Monday, August 30, 2004

Getting to No You

So now I have yet another idea for a book (suggested by my Smarty-Pants Husband) and yet another idea for an essay (which came from my own brain). I am pleased that I have all this creative energy floating about, and I feel like I am in a good place.


Suddenly, last week, three separate people contacted me to do some freelance grant writing work. Eerrrrrrrrhhhh…and somehow, despite the fact that I have a babysitter only once a week, I almost said yes to all three. It would be good to earn some extra money, yes. But what the hell?! I actually did say yes to one very short-term assignment, agreed to a meeting with an old client, and talked to a prospective client about possibly working 20 hours a week.

The problem is this: I am really interested in working with that last one. The client is an independent producer who needs to raise money to fund a new public TV series, which I think is right up my alley. But I don’t really have 20 hours a week to give her, and I know that. The producer is one of those types who works evenings, weekends, etc. She is not sure about what she needs – whether they should bring someone on staff, into the office, full-time, or whether they can even do their fundraising with an off-site person on a part-time basis. They are already in production and need to raise nearly a half-million dollars, under the gun. She needs someone to jump right in and work quickly and be focused. I don’t think I’m in a position to do this type of job right now. Clearly, this is a case of the right project at the wrong time. So what the bleep am I doing?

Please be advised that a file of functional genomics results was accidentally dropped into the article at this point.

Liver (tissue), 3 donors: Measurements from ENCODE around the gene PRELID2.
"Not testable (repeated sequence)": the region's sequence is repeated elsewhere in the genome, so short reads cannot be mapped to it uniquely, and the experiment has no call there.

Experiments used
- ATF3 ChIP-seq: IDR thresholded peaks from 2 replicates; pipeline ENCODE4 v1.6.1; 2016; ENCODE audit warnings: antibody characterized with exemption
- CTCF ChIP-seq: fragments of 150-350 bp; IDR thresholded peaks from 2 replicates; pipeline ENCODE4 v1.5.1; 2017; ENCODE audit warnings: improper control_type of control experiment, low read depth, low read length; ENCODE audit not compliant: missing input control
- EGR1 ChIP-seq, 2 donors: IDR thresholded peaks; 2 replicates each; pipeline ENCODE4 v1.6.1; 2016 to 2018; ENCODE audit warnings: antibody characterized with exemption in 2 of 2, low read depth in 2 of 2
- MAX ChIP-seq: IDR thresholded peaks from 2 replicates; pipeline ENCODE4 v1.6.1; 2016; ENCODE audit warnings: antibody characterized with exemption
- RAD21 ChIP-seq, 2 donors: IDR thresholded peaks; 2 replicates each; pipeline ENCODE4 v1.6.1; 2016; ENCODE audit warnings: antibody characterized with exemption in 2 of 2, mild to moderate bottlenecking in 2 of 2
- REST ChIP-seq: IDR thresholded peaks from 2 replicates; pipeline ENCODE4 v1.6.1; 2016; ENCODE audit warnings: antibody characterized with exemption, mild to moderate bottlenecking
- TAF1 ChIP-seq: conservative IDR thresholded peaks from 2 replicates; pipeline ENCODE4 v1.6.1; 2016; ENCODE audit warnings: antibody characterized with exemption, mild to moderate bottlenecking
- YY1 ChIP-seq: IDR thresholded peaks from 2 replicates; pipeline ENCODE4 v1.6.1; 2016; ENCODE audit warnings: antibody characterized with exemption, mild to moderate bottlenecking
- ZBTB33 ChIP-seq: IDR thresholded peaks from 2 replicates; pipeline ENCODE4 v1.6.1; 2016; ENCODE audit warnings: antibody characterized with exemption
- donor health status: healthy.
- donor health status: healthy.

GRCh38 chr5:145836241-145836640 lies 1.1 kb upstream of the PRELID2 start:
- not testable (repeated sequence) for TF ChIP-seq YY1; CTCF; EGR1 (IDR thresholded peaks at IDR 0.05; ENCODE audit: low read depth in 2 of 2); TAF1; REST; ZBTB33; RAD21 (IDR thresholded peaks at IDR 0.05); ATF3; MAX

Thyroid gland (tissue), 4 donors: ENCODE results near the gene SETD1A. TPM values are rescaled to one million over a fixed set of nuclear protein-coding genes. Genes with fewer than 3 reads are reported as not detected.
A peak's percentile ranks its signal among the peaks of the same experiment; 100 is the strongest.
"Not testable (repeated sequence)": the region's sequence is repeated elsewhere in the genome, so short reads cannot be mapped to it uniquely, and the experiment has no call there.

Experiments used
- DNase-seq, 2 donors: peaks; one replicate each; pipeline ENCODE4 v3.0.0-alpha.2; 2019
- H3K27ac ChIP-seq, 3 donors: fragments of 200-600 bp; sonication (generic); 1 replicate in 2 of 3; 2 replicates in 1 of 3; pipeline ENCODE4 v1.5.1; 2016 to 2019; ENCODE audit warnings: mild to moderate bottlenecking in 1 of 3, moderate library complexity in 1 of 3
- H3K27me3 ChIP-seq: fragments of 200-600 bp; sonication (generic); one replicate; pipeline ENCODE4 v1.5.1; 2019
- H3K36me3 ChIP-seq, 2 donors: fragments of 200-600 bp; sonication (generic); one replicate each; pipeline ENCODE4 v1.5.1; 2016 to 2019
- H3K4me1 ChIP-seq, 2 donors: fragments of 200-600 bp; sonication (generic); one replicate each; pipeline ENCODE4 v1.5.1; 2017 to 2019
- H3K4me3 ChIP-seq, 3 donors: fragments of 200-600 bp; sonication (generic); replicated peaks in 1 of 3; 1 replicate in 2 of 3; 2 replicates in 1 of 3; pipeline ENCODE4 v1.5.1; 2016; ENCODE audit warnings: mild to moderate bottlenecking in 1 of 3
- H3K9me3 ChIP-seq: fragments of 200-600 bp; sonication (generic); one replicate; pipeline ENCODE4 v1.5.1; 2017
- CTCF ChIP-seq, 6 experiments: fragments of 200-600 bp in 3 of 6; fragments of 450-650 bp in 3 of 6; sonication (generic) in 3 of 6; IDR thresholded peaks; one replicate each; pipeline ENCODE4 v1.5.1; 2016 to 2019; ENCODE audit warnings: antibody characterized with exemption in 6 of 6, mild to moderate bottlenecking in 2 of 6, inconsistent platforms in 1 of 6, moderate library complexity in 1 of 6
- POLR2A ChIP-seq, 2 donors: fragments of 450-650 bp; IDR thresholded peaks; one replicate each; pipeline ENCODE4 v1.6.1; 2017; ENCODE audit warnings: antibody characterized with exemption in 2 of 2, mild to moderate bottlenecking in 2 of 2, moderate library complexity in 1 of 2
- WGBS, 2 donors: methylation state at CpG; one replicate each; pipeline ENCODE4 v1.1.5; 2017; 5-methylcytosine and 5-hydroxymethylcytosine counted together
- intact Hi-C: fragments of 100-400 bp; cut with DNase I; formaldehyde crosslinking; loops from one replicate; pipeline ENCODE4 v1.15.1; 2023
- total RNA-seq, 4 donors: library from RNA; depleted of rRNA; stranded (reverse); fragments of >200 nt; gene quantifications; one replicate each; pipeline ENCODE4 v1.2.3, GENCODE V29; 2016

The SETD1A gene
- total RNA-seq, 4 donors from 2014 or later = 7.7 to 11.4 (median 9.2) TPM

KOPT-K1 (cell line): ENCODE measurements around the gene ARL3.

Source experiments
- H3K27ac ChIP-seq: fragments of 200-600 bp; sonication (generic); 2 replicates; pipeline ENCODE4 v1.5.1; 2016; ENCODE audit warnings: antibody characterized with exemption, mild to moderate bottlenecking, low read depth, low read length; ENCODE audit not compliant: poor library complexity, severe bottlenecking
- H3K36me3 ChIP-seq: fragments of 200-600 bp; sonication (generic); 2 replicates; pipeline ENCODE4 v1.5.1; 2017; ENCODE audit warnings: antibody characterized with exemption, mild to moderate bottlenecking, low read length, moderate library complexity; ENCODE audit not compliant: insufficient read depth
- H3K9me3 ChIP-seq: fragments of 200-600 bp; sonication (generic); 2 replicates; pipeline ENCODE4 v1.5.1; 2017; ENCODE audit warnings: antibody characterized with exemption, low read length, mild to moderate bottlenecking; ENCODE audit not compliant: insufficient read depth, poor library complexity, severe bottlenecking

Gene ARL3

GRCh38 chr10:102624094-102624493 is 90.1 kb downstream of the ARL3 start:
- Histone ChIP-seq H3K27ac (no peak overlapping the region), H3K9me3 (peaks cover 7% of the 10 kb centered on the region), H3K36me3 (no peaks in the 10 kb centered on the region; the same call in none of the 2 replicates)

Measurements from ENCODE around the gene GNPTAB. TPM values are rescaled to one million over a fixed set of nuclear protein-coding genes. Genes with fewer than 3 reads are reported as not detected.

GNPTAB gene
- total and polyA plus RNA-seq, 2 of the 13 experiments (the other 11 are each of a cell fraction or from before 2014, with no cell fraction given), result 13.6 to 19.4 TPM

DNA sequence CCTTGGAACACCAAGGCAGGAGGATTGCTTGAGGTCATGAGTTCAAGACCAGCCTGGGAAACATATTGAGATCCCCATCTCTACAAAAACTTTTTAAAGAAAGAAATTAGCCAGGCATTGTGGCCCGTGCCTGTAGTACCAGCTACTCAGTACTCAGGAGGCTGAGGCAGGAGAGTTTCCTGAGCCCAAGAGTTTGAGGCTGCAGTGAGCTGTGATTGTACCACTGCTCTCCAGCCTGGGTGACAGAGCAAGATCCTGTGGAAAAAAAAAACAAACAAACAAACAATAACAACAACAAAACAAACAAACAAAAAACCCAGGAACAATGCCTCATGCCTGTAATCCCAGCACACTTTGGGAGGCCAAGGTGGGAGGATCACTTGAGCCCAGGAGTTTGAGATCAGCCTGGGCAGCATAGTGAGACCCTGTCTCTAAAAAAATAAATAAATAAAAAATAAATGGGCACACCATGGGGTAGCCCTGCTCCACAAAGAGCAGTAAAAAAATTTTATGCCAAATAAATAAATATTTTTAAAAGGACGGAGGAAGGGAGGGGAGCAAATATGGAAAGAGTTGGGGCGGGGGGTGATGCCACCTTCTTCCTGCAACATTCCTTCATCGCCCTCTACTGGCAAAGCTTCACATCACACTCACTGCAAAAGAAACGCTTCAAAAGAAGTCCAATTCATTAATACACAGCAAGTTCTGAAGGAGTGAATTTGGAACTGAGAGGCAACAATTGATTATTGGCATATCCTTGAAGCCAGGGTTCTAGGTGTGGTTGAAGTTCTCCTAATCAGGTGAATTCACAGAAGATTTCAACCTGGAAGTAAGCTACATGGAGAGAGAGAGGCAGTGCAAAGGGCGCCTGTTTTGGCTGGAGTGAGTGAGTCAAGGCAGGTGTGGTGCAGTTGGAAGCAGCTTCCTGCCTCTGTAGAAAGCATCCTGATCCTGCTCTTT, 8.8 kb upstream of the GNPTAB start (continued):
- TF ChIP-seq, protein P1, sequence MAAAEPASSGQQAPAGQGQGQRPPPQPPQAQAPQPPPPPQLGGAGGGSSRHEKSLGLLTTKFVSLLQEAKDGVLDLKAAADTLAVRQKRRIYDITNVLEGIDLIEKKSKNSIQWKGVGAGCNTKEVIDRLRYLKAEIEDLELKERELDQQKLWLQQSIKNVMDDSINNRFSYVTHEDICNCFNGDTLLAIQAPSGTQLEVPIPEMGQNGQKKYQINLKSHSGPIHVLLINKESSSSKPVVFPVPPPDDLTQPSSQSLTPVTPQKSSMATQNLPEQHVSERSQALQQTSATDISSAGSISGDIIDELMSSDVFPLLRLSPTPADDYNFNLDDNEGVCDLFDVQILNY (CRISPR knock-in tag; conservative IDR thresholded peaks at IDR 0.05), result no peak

The real problem is this: I just can’t say no.

And I’m doing all this (taking meetings, reviewing proposals, and fielding phone calls) despite the fact that my Dear Husband told me to take this year off from the grant writing, concentrate on Lovey, and write my book. I should really just call my old client, who I am to meet tomorrow, and call it all off. Sweetie Pie Husband, who is really quite practical, says I should take the old client business since I know them, know their programs, and can write things fairly quickly for them. On one level he is right, because there is some sense in keeping my hand in so that when Lovey goes to school, I can get back into the grant writing thing. However, this client is slow to pay due to cash flow problems, and since they are a small non-profit, they only write a few grants at a time. Is it worth it to bring our babysitter in more than once a week for some projects that aren’t going to pay off?

Sorry to inflict my petty First World problems upon you, but that is where I am at the moment.

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